Cognitive Therapy and Research

, Volume 35, Issue 6, pp 581–594 | Cite as

Selective Attentional Bias Towards Pain-Related Threat in Fibromyalgia: Preliminary Evidence for Effects of Mindfulness Meditation Training

  • David R. VagoEmail author
  • Yoshio Nakamura
Original Article


The current study investigated the effects of an 8-week mindfulness-based meditation training (MMT) intervention on attentional bias, engagement and disengagement of pain-related threat in fibromyalgia patients as compared to an age-matched control group. A well validated dot-probe task was used to explore early versus later stages of attentional processing through the use of two stimulus exposure durations (100, 500 ms) of pain-related threat words. The enduring effects of MMT were assessed 6-months after completion of MMT. Preliminary results suggest that MMT reduces avoidance of pain-related threat at early levels of processing, and facilitates disengagement from threat at later stages of processing. Furthermore, it appears that effects of MMT on early attentional threat processing do not remain stable after long-term follow-up.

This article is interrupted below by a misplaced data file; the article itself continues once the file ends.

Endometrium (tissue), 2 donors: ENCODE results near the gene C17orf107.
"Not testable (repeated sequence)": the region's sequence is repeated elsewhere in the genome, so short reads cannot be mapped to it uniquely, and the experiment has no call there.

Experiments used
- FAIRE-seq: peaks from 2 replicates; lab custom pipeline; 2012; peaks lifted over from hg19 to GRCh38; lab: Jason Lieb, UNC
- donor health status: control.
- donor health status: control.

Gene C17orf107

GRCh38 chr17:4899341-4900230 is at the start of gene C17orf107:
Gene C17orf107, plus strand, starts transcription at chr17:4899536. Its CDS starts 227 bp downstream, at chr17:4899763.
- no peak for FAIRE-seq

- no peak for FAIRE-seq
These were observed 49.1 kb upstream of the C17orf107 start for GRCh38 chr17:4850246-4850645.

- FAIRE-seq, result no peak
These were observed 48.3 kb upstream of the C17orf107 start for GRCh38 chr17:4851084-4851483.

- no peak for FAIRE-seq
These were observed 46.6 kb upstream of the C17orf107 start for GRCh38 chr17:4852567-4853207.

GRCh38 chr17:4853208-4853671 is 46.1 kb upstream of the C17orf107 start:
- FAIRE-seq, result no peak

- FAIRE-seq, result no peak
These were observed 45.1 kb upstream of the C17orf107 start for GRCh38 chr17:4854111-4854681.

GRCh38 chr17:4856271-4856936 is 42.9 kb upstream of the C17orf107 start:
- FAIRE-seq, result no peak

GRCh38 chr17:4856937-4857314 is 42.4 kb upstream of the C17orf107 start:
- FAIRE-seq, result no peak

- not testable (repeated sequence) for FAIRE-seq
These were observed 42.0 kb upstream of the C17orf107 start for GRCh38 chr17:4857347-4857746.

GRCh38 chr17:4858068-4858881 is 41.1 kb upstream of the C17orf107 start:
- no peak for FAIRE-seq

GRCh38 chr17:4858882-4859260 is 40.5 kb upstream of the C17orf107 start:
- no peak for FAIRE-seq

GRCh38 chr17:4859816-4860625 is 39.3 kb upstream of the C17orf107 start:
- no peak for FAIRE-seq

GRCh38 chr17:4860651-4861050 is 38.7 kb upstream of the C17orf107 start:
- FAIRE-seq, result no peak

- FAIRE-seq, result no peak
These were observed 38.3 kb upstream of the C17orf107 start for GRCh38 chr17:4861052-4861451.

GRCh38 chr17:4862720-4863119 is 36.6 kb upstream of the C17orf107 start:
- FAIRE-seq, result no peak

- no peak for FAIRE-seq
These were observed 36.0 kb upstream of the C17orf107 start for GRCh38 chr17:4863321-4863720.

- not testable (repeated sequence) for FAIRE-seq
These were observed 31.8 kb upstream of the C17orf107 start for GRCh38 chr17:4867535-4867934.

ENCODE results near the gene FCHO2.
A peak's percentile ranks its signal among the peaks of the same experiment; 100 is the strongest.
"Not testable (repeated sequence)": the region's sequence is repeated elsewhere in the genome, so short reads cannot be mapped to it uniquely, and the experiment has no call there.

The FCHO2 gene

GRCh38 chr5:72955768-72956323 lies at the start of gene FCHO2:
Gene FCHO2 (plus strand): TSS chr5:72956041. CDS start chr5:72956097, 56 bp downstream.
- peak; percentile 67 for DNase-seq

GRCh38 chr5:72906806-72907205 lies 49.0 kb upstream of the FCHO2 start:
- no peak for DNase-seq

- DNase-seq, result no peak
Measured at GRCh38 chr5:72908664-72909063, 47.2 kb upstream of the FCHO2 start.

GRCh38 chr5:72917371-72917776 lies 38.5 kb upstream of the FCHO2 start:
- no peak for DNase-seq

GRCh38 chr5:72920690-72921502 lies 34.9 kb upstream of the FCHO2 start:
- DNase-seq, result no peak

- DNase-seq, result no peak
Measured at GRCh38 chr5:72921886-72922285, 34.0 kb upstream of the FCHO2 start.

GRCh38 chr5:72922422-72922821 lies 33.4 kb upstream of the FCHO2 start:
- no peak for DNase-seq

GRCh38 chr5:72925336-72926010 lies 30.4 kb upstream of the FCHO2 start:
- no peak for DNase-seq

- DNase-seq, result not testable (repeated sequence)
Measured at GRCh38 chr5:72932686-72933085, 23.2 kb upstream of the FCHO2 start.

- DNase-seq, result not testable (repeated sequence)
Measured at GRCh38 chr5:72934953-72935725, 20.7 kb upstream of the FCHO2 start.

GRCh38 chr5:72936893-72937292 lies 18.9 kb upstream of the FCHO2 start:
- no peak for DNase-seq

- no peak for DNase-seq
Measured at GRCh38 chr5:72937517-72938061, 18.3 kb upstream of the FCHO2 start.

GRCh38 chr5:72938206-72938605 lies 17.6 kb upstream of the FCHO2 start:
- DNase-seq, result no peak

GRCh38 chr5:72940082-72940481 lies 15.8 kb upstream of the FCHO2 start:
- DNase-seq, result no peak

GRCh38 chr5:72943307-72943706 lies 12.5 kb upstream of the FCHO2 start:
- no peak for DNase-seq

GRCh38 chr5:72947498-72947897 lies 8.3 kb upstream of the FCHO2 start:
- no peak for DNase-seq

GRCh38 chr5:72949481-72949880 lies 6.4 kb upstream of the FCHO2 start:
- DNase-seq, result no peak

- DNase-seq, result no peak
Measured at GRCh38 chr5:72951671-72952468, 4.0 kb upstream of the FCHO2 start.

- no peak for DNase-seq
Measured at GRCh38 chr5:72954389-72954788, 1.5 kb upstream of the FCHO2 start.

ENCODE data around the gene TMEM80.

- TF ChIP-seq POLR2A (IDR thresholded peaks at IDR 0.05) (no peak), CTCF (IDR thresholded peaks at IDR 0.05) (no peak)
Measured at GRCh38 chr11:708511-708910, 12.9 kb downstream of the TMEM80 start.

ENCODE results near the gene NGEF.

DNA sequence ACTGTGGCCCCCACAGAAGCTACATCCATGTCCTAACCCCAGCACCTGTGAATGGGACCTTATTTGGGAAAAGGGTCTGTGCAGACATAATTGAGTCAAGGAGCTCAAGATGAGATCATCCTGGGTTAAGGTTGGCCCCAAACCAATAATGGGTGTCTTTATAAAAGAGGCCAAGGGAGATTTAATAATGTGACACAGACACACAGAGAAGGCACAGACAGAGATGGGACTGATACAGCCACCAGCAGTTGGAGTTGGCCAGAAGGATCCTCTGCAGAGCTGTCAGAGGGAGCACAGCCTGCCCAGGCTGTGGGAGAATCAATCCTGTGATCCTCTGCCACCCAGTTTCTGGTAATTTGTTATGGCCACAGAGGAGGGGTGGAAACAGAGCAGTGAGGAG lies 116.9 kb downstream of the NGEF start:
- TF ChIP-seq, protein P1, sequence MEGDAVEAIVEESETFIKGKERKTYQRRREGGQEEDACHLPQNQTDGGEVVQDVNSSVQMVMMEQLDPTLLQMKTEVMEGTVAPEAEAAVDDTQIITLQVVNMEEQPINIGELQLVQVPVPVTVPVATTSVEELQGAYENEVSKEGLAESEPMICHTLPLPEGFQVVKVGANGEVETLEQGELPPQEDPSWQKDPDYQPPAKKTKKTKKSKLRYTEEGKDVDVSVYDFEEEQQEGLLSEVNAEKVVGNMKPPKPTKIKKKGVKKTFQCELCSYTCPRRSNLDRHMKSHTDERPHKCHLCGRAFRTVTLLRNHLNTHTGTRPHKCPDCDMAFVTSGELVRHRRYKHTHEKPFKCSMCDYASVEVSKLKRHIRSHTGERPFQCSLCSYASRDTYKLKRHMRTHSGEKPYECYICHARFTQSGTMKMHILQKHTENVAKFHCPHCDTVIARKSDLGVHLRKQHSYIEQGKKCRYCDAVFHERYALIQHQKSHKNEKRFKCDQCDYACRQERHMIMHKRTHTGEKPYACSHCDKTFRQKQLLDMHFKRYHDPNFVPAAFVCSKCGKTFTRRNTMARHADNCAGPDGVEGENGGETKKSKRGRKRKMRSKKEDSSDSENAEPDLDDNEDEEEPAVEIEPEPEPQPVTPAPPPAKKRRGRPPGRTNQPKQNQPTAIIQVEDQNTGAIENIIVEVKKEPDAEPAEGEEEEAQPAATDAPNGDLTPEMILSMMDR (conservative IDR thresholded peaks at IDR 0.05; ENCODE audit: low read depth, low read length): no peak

Attentional bias Avoidance Fibromyalgia Meditation Mindfulness 



The authors would like to acknowledge support from NIH Grant R21 AT002209 and the Mind & Life Institute for partial support of this research. The authors thank Shirley Ray for her incredible skill as a meditation teacher and Dawn Fleming Jackson, PhD for her clinical skills for the parent pilot clinical study. Lastly, the authors thank the anonymous reviewers for their comments on a previous version of this manuscript.


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Authors and Affiliations

  1. 1.Department of Psychiatry, Functional Neuroimaging Laboratory, Brigham & Women’s HospitalHarvard Medical SchoolBostonUSA
  2. 2.Department of Anesthesiology, School of Medicine, Utah Center for Exploring Mind–Body Interactions (UCEMBI), Pain Research CenterUniversity of UtahSalt Lake CityUSA

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